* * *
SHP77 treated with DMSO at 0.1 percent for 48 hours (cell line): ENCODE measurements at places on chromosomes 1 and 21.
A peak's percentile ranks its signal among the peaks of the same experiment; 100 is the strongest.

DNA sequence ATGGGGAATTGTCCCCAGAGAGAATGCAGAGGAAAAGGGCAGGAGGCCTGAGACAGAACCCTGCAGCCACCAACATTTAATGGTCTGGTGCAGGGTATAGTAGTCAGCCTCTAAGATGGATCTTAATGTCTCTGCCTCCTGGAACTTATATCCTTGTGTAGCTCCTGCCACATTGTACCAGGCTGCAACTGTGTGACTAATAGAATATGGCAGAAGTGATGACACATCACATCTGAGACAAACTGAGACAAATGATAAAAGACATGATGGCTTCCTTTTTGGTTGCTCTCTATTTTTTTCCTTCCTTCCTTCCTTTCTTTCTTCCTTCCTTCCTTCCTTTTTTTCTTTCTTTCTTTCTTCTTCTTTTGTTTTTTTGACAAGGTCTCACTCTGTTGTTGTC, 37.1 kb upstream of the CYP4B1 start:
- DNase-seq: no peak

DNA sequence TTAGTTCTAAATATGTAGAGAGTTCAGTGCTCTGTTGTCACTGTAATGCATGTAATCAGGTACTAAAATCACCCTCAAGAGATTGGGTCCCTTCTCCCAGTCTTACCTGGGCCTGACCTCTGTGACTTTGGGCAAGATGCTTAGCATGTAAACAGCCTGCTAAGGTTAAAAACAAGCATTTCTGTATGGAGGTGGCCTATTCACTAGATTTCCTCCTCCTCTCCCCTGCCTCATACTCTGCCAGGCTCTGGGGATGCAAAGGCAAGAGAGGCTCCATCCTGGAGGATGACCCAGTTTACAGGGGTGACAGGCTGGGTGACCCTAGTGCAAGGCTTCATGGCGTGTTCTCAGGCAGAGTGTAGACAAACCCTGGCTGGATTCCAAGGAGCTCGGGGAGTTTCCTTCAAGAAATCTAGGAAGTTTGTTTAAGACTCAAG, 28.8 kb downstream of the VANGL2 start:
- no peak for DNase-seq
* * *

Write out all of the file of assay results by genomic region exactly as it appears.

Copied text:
SHP77 treated with DMSO at 0.1 percent for 48 hours (cell line): ENCODE measurements at places on chromosomes 1 and 21.
A peak's percentile ranks its signal among the peaks of the same experiment; 100 is the strongest.

DNA sequence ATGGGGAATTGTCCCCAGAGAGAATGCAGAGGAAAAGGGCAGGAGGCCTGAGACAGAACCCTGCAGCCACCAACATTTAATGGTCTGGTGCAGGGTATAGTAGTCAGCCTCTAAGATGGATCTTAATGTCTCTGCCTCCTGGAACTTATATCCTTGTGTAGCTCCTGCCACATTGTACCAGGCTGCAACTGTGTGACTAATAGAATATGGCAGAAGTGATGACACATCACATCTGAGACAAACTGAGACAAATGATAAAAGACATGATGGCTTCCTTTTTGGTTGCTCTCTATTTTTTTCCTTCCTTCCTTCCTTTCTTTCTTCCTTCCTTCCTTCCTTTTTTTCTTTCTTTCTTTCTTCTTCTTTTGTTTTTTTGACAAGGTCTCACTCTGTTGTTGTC, 37.1 kb upstream of the CYP4B1 start:
- DNase-seq: no peak

DNA sequence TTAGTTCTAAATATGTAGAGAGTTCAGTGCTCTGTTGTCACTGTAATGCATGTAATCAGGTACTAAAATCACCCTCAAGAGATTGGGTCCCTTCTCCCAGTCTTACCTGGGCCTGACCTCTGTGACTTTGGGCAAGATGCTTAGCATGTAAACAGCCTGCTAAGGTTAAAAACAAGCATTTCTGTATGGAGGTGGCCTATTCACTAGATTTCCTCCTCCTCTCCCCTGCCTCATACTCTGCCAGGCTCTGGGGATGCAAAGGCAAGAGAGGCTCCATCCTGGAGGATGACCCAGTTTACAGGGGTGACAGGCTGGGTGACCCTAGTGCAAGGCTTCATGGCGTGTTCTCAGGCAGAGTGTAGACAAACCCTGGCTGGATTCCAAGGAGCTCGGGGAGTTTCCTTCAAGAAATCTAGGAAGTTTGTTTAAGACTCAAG, 28.8 kb downstream of the VANGL2 start:
- no peak for DNase-seq